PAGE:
There are models, and then there was Bettie Page. What was it about the smiling girl with the pageboy that so captured the pop culture imagination? As the following pictures (some NSFW) show, a lot.
Few figures have amassed as wide-ranging a fanbase as this former secretary from Nashville. From the men who objectified her to the later generations of feminists, gay men and stylemakers who have embraced her as an icon, hers is a unique appeal.
First and perhaps foremost, Bettie was a natural model. She had a natural, wholesome beauty, but was also preternaturally photogenic. Says Mary Harron, director of The Notorious Bettie Page biopic, in an interview with Susie Bright, "she knew just how to position her face and body for the camera. More importantly,
she was so relaxed."
What people often talk about is the contradiction inherent in Bettie's pictures. Says Harron, "her sunny smiles and cheesecake poses are at variance with the pictures' supposed message of dark S&M. She was the first person to do bondage as fashion, because for her it really was all about dressing up."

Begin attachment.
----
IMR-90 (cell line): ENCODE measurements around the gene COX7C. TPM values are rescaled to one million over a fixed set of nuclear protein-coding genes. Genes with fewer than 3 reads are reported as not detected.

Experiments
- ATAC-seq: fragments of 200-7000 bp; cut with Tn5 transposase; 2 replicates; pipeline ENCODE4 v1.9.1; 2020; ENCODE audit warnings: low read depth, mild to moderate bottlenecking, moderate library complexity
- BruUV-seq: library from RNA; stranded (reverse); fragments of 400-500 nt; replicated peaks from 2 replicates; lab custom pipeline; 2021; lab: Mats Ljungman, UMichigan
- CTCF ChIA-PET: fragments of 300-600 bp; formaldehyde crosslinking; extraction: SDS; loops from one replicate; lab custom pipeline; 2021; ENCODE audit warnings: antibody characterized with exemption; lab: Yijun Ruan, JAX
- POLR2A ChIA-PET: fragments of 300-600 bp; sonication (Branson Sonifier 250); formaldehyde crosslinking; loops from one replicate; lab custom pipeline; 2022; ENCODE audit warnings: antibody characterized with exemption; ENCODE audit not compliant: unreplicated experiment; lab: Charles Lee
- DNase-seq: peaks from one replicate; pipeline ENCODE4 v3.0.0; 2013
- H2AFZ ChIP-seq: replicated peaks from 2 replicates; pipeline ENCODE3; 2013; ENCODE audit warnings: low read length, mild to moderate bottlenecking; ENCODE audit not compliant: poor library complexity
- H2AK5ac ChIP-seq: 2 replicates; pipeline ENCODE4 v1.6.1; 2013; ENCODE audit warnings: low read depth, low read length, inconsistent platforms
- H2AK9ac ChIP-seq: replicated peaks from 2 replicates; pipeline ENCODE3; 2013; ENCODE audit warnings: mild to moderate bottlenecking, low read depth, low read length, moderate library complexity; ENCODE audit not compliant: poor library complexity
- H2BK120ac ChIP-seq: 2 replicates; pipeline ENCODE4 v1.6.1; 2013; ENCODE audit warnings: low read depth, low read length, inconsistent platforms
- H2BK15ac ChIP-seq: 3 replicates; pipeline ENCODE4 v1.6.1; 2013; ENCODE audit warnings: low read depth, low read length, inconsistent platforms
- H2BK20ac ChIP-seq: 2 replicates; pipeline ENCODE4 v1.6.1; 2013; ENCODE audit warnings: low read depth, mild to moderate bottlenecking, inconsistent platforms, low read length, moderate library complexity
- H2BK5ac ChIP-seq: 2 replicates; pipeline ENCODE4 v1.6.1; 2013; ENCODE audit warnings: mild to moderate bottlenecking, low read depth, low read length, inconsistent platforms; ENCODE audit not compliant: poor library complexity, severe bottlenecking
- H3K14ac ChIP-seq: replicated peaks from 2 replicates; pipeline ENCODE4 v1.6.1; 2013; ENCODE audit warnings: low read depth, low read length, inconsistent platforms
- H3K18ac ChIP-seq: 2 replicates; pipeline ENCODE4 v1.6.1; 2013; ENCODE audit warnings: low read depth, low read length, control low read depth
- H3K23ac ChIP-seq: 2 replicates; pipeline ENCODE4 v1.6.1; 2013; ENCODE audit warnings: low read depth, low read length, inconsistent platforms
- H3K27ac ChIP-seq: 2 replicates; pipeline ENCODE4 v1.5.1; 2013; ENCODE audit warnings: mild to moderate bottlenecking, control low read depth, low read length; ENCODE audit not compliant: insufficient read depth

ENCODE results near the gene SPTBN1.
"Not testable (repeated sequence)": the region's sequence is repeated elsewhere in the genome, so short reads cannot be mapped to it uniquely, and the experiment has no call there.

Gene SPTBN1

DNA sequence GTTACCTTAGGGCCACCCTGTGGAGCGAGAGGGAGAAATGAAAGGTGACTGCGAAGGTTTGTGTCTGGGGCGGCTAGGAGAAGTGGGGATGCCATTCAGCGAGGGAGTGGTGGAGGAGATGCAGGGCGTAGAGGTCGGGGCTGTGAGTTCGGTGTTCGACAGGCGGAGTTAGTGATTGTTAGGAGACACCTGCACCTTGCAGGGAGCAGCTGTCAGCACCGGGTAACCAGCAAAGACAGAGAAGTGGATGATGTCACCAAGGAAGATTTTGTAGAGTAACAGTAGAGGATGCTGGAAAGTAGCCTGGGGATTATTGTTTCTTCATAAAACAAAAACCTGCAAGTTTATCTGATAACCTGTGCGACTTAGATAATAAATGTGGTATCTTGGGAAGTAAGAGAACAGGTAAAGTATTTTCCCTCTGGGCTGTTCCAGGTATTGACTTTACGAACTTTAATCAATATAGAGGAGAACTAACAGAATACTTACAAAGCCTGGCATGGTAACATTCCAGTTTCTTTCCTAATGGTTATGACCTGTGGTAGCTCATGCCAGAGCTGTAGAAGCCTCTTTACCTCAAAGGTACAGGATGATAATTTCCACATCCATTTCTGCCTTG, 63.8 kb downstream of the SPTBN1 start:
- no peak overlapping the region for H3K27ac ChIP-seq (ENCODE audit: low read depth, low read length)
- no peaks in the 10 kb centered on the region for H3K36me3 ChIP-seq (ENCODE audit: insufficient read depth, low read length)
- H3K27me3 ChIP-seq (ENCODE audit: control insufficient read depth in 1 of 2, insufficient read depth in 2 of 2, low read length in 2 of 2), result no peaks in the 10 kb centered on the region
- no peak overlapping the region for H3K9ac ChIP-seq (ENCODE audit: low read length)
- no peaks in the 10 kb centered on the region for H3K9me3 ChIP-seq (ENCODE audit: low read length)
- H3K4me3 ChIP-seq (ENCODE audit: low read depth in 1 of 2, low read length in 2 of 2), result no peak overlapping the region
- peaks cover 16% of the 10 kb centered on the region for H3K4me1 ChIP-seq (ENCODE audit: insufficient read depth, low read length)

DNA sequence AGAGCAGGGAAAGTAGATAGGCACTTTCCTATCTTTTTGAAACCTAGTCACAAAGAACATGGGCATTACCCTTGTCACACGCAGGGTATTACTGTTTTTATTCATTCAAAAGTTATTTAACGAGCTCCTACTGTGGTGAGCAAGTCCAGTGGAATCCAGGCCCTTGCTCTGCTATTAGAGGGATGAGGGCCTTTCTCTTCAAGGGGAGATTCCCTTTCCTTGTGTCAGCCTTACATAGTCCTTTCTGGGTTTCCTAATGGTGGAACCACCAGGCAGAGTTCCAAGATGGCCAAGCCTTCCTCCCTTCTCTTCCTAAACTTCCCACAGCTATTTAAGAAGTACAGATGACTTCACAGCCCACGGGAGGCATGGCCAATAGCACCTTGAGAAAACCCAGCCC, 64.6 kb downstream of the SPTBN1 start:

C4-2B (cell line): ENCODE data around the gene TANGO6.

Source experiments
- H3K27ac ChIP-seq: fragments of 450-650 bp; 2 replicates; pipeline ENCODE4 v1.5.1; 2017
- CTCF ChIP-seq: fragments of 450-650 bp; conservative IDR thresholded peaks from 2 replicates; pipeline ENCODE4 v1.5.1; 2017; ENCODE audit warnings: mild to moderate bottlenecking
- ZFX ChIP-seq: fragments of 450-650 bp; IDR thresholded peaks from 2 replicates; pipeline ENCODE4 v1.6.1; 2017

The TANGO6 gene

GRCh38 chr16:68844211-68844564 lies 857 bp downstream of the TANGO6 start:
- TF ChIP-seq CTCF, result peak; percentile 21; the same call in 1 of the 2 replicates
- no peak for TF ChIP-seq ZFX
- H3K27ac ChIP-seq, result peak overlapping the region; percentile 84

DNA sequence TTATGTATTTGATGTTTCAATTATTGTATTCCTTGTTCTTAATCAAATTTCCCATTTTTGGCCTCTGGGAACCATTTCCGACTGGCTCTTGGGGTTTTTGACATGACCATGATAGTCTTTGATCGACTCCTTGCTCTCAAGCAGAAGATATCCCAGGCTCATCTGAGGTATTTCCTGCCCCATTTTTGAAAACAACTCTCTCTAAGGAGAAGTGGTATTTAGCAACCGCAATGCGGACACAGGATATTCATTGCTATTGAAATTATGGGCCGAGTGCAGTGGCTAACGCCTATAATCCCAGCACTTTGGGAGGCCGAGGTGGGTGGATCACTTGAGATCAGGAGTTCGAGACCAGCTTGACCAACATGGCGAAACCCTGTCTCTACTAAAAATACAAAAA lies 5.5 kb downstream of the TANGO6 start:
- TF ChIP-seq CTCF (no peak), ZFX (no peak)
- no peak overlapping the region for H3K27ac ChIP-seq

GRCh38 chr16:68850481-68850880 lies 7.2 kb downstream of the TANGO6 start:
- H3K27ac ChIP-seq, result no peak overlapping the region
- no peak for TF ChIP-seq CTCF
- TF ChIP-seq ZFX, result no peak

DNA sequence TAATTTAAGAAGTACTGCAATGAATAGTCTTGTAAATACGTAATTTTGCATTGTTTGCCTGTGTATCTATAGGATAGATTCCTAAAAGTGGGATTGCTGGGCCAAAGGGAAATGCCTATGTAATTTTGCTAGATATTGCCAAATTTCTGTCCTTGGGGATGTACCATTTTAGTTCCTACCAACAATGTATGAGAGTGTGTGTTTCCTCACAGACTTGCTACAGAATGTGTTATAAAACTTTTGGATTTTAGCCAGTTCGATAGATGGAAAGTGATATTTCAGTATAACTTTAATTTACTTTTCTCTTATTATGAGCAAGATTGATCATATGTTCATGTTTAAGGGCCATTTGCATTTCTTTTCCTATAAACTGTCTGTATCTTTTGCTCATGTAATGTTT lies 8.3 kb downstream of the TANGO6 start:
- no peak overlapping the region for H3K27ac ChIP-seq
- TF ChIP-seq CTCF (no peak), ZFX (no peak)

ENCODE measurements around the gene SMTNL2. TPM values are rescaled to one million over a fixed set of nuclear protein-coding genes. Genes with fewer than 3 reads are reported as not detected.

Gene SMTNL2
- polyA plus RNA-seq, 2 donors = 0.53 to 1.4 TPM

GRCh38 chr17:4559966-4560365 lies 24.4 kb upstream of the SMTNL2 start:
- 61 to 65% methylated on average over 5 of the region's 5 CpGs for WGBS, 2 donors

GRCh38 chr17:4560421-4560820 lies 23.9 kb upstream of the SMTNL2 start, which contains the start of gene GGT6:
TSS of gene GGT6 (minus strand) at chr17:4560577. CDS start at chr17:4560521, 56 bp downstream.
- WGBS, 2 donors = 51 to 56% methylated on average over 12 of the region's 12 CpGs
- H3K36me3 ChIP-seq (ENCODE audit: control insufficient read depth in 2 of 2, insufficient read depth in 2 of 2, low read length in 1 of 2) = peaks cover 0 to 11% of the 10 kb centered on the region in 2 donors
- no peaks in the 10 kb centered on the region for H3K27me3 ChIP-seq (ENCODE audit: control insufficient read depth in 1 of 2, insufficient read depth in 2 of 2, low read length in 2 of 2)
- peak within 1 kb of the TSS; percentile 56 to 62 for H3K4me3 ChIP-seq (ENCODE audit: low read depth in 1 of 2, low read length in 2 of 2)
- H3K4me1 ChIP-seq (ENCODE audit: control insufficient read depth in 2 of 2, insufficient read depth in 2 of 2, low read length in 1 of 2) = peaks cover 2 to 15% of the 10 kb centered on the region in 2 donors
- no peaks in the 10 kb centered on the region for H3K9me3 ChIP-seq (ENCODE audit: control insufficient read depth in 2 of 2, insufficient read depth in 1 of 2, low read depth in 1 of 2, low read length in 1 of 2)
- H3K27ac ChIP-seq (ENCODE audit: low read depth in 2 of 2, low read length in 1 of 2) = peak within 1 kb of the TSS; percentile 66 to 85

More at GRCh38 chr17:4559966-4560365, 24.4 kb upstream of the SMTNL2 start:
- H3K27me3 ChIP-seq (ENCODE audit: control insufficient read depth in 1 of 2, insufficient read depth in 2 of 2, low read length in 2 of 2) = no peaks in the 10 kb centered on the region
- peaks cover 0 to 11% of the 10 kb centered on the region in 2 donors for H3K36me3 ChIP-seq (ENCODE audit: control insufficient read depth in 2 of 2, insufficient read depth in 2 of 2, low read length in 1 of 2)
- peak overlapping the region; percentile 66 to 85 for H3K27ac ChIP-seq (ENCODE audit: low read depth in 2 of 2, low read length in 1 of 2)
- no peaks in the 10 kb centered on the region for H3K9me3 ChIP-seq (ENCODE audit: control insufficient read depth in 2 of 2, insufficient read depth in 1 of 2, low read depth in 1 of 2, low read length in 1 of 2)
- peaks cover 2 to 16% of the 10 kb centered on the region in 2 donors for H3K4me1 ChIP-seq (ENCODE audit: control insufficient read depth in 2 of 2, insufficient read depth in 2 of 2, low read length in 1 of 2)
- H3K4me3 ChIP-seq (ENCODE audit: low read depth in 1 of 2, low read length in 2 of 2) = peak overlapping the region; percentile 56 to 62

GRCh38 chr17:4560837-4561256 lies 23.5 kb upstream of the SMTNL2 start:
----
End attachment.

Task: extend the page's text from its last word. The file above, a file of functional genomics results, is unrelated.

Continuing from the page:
Apparently, Bettie was a mystery even to those who knew her; people rarely knew her well. Says Harron, "Even her first husband, Billy Neal, found her a mystery. That suggests to me that she had sealed herself off: there was something blank and inaccessible about her." Like many so-called icons, Bettie could be many things to many people: instantly recognizable, but still a canvas for projection.
Perhaps more than anything, people are drawn to Page's comfort with her own body - a comfort with nudity that stripped her pictures of anything sordid, even at their tawdriest. She displayed a pride in her body unusual for the times, a sense that it was something to be celebrated. It's this, as much as her treatment of bondage themes, which is often cited as culturally important in ushering in the sexual revolution.
Interview: The Bettie Page Story [Susie Bright]